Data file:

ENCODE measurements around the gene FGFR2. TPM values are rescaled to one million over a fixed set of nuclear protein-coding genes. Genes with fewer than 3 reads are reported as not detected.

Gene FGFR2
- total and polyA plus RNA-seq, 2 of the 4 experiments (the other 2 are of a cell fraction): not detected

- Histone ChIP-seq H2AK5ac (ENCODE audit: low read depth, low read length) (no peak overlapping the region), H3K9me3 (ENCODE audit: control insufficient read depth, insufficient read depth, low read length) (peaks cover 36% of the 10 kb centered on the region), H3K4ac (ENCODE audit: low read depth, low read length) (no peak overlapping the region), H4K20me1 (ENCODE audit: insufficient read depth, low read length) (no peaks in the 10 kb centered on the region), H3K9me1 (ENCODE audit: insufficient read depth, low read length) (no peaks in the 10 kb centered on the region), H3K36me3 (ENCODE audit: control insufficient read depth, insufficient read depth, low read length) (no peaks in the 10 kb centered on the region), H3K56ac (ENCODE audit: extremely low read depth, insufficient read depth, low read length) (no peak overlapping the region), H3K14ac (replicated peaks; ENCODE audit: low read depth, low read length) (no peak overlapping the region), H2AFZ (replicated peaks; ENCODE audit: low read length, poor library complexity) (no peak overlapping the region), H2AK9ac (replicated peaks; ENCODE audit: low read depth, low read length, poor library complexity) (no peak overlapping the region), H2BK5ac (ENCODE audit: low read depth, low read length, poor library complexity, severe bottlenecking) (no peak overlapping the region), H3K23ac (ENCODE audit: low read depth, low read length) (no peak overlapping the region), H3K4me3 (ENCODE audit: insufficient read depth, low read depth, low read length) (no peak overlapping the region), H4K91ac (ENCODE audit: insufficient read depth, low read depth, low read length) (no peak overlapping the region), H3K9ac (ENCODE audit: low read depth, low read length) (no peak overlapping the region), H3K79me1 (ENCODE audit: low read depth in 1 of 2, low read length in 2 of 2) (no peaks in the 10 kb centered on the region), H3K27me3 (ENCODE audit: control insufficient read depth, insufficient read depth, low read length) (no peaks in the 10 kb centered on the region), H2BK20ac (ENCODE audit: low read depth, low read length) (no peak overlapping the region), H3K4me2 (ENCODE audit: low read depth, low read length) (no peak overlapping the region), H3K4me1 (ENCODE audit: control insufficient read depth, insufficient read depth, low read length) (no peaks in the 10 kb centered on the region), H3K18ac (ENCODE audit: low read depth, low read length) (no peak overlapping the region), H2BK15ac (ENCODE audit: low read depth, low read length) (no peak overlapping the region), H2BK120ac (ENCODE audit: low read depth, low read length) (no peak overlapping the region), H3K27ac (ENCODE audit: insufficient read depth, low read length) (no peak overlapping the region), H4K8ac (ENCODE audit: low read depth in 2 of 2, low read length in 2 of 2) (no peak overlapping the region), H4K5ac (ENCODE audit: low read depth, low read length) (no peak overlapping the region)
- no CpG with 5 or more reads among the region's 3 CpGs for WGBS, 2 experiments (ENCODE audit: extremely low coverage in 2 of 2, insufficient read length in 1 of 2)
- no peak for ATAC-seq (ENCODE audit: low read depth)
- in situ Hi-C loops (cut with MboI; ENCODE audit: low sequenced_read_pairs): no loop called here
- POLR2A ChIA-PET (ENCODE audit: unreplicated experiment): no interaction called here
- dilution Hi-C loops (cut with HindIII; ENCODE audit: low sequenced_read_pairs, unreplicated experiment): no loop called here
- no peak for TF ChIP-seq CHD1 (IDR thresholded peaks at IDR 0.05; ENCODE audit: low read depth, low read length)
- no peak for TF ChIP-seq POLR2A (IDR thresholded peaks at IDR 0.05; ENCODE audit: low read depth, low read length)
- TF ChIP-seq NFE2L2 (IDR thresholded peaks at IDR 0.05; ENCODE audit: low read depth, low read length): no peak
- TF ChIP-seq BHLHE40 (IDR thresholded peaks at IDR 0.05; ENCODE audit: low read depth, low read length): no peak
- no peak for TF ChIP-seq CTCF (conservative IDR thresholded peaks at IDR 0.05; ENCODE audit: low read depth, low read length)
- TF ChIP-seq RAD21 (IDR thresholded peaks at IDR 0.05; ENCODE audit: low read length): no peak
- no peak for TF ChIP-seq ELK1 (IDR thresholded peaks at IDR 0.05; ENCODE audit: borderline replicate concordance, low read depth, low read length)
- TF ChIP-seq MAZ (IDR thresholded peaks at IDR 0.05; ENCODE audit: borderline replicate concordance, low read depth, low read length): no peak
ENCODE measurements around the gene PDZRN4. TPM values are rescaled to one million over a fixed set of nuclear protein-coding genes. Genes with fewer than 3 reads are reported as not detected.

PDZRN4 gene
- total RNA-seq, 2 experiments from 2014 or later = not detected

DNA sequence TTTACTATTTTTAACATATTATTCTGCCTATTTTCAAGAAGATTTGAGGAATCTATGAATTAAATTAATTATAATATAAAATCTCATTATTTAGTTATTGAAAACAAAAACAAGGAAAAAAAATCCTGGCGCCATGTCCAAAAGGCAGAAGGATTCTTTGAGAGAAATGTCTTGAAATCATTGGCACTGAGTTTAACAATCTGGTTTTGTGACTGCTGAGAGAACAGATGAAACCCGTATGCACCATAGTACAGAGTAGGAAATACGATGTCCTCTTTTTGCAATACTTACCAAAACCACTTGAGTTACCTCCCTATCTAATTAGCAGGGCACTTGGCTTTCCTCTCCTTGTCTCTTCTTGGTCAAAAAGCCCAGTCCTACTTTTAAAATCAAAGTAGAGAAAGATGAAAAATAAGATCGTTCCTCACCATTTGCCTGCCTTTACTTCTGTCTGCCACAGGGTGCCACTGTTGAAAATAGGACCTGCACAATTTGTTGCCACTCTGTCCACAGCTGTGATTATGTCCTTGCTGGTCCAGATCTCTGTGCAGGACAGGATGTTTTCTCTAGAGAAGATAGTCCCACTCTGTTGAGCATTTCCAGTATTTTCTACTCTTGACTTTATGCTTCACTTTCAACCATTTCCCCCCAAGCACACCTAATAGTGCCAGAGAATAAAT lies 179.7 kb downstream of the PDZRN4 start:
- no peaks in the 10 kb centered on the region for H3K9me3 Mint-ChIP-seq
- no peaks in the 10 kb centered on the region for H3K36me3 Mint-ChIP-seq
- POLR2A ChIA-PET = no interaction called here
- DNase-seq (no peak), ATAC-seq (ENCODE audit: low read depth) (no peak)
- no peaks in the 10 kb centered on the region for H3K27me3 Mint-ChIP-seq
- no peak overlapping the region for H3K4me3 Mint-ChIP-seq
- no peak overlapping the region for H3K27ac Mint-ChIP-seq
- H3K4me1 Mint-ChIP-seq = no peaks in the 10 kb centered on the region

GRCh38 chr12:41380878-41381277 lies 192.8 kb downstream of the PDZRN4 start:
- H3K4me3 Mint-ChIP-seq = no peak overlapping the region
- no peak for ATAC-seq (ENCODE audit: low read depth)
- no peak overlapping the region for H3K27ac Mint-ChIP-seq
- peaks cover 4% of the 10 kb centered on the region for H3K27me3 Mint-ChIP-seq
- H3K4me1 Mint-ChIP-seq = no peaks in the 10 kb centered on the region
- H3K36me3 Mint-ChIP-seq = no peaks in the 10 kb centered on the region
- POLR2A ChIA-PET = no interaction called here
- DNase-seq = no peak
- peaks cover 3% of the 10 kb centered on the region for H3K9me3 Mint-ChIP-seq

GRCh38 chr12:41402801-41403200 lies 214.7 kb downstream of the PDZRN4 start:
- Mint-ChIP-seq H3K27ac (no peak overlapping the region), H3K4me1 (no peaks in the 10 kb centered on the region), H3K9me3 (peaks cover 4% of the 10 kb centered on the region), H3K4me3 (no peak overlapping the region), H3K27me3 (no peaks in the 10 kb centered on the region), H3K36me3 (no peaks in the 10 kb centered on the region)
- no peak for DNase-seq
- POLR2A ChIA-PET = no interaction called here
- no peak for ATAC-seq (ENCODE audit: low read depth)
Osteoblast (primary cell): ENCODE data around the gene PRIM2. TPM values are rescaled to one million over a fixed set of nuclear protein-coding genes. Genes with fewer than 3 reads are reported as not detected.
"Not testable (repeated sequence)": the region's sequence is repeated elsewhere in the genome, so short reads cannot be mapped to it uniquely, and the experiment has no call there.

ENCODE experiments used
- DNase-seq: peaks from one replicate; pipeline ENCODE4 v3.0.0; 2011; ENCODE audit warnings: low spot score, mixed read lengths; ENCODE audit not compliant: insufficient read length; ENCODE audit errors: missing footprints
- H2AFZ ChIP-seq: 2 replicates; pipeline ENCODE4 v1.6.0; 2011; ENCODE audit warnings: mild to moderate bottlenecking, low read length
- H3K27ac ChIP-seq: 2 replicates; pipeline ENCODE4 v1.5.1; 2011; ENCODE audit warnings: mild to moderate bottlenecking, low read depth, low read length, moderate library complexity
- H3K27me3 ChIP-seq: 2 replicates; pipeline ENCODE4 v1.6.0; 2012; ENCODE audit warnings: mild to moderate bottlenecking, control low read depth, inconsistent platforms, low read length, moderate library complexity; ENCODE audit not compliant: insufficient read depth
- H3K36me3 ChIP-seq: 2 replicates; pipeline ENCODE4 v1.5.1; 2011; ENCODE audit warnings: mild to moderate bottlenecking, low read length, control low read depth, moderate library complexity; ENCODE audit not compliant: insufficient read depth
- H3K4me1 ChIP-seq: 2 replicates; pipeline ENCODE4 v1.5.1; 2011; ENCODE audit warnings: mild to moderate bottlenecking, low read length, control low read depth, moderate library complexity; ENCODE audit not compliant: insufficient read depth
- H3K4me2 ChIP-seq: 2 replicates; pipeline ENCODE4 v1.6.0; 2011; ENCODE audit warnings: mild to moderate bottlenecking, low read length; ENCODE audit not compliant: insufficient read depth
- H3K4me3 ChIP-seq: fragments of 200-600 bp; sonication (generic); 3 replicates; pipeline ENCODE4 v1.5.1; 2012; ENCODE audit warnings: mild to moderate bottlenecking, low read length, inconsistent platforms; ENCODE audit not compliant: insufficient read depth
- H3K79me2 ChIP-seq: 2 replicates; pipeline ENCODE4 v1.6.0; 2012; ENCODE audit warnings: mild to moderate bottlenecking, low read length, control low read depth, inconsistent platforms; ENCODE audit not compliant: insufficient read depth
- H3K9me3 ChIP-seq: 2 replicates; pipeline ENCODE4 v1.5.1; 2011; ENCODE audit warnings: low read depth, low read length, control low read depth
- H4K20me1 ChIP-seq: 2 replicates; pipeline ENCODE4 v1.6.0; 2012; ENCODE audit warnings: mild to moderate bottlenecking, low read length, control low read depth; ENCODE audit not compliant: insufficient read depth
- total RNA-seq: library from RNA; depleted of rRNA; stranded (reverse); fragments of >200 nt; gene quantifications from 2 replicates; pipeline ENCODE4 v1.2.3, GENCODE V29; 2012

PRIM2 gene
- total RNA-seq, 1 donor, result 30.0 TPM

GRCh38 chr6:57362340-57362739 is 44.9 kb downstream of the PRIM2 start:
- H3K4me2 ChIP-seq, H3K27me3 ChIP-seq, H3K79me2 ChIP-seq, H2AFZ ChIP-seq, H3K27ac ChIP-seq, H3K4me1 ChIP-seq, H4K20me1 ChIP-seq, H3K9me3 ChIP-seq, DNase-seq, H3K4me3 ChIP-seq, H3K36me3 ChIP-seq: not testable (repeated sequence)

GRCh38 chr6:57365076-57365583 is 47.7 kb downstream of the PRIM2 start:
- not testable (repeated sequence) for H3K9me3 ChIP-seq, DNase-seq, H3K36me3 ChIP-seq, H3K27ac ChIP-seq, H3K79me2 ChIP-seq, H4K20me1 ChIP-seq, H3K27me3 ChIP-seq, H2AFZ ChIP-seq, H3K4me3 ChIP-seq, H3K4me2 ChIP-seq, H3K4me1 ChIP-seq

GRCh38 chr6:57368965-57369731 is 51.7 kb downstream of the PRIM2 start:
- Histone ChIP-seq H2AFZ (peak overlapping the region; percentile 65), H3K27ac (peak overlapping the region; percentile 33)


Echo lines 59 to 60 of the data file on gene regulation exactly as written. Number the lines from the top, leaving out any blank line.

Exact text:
- total RNA-seq: library from RNA; depleted of rRNA; stranded (reverse); fragments of >200 nt; gene quantifications from 2 replicates; pipeline ENCODE4 v1.2.3, GENCODE V29; 2012

PRIM2 gene